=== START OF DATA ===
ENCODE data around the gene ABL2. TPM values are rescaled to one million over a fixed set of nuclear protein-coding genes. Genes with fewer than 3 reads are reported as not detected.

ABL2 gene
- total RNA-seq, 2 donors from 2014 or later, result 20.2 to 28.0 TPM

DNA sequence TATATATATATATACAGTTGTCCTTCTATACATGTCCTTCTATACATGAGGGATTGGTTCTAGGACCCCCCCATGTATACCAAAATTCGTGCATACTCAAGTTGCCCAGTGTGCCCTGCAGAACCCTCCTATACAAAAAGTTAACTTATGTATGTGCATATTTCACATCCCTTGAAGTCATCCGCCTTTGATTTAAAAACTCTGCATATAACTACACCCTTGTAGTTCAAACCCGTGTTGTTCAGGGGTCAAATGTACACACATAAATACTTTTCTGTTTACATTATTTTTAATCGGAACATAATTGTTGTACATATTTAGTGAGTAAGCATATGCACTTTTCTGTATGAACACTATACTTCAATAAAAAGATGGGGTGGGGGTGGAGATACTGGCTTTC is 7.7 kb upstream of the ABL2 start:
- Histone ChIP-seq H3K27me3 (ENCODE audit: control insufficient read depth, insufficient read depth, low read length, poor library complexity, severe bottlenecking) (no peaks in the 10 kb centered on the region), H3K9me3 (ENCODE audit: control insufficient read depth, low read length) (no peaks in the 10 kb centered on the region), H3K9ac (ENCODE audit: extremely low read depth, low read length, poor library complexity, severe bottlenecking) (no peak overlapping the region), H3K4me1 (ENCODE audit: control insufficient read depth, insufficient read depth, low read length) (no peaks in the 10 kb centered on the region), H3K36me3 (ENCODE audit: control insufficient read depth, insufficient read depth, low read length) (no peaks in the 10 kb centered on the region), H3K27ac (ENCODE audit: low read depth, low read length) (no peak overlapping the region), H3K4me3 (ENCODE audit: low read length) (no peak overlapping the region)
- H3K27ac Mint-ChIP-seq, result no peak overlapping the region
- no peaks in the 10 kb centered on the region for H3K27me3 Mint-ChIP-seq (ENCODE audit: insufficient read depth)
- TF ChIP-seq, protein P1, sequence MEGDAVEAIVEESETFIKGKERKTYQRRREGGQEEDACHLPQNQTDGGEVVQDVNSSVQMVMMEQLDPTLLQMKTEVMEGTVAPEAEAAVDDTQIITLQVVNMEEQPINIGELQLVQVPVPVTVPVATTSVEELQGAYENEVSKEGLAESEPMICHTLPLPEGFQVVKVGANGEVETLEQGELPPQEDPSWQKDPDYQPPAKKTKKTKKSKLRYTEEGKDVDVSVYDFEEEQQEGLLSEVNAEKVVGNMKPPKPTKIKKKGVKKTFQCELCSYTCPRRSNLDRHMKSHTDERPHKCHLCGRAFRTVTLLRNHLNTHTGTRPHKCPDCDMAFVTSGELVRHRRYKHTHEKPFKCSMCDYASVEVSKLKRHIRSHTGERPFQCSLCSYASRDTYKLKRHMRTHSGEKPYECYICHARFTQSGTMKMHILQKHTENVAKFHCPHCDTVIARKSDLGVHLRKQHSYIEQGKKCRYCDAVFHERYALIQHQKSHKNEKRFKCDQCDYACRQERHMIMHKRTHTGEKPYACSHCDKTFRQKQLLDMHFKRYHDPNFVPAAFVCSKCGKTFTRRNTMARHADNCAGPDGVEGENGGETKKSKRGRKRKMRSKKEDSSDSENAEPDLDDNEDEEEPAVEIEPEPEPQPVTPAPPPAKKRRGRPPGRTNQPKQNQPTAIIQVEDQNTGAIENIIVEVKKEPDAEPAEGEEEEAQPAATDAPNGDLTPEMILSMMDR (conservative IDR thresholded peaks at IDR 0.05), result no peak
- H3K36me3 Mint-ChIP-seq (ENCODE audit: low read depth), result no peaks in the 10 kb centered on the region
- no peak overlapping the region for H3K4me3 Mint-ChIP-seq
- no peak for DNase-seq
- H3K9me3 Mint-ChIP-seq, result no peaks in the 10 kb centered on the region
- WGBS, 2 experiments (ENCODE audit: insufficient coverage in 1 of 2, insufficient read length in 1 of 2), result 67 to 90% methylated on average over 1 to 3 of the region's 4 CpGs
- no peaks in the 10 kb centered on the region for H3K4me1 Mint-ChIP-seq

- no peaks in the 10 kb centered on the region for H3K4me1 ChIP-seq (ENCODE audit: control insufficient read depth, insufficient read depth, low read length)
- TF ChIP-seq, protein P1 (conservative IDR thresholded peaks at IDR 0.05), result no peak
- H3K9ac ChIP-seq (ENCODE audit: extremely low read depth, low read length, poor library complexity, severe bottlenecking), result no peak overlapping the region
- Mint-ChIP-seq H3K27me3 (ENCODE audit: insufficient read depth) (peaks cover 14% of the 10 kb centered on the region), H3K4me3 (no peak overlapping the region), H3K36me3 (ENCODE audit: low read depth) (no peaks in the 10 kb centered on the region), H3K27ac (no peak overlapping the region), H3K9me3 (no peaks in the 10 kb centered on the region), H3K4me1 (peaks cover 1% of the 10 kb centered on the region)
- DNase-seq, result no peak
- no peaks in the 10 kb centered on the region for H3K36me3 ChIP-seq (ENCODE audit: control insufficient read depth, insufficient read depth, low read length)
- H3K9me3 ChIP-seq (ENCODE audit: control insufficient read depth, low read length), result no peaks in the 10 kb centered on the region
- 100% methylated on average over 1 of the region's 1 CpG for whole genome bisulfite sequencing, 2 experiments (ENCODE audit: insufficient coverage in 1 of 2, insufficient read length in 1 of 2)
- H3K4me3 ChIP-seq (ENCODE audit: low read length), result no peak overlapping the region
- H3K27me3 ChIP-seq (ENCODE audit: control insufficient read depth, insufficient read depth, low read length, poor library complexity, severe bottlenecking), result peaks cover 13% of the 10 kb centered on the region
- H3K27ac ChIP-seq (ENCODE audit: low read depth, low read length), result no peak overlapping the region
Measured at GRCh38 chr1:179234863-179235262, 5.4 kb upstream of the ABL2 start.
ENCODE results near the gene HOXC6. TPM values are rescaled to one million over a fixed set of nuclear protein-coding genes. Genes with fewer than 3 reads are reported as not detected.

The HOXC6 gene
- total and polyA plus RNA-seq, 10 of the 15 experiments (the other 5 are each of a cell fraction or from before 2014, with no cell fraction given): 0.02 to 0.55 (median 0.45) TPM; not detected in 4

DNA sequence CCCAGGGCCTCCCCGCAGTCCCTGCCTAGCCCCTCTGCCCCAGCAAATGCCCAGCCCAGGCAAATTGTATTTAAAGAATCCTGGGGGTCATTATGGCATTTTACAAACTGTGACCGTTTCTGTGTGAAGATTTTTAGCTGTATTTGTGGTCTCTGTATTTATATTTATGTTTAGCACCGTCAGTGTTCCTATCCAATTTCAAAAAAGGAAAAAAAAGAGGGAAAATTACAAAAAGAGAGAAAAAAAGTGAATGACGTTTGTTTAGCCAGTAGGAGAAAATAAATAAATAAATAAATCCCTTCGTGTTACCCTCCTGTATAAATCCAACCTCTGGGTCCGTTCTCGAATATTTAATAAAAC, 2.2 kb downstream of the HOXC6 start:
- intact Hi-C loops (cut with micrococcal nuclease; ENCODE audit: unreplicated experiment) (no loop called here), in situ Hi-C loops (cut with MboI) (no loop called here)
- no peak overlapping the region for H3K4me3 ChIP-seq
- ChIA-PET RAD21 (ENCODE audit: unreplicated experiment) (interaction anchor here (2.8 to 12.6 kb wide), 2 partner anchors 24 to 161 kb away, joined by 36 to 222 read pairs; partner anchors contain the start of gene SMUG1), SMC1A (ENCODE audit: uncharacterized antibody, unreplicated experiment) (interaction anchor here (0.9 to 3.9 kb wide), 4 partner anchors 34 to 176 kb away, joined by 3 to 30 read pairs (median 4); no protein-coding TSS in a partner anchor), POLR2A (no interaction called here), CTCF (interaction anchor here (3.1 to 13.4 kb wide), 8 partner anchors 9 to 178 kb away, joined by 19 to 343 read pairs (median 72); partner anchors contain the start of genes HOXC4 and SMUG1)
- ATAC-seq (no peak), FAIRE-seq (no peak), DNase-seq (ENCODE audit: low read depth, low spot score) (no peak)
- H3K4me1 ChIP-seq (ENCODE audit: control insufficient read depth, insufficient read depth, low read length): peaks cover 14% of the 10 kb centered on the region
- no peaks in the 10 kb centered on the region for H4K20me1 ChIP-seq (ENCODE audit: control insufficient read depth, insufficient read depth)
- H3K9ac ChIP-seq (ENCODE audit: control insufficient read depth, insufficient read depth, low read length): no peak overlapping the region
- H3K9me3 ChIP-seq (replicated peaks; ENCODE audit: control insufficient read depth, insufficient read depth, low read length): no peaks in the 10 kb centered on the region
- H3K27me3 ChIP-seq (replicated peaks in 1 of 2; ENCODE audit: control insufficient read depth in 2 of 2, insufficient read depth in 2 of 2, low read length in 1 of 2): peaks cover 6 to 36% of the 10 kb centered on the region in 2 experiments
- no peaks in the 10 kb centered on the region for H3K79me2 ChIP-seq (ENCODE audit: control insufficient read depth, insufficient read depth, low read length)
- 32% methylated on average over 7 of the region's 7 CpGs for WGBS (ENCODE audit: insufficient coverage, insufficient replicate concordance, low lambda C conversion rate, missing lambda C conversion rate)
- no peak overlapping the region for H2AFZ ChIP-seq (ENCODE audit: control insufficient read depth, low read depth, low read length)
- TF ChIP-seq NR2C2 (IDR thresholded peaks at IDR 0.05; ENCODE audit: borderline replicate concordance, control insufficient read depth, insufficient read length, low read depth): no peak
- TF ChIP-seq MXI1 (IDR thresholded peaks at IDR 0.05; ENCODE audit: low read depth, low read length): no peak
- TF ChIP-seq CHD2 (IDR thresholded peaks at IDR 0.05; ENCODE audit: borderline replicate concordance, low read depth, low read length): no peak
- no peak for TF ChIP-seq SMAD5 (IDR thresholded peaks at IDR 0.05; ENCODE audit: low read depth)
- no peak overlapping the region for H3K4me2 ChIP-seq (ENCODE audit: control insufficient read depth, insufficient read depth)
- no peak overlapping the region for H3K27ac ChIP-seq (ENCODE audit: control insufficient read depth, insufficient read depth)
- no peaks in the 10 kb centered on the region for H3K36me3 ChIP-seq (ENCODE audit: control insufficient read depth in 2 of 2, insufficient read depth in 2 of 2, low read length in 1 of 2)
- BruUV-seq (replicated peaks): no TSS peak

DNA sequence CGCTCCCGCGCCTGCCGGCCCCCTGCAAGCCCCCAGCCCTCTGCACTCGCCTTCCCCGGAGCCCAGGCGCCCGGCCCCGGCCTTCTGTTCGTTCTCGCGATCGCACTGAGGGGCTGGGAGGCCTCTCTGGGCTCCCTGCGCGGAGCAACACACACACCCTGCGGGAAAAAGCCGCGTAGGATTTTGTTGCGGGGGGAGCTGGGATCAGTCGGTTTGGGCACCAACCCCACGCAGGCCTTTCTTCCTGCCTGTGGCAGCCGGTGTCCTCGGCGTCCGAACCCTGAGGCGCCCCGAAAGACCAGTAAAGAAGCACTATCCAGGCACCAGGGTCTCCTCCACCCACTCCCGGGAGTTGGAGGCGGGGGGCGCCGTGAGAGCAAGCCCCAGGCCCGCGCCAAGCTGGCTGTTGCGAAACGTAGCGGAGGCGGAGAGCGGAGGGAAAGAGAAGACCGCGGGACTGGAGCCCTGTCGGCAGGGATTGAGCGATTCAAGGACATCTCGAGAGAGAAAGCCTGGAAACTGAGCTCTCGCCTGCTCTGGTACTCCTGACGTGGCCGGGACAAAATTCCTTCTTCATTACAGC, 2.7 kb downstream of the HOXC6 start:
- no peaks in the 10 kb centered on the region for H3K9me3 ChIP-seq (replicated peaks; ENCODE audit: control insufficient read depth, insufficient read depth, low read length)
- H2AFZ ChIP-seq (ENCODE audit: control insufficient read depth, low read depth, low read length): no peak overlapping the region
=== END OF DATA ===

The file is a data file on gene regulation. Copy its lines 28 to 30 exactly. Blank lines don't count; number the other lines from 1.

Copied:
The HOXC6 gene
- total and polyA plus RNA-seq, 10 of the 15 experiments (the other 5 are each of a cell fraction or from before 2014, with no cell fraction given): 0.02 to 0.55 (median 0.45) TPM; not detected in 4

DNA sequence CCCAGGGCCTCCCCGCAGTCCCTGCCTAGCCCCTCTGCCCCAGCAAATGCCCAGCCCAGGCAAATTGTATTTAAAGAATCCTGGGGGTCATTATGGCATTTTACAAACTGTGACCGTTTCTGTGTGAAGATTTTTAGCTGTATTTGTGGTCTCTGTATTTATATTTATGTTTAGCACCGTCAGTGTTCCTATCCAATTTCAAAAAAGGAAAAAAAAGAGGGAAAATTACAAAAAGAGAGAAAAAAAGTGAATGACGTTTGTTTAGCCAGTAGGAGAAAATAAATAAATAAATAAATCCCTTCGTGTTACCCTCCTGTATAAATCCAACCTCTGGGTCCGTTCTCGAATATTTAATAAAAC, 2.2 kb downstream of the HOXC6 start: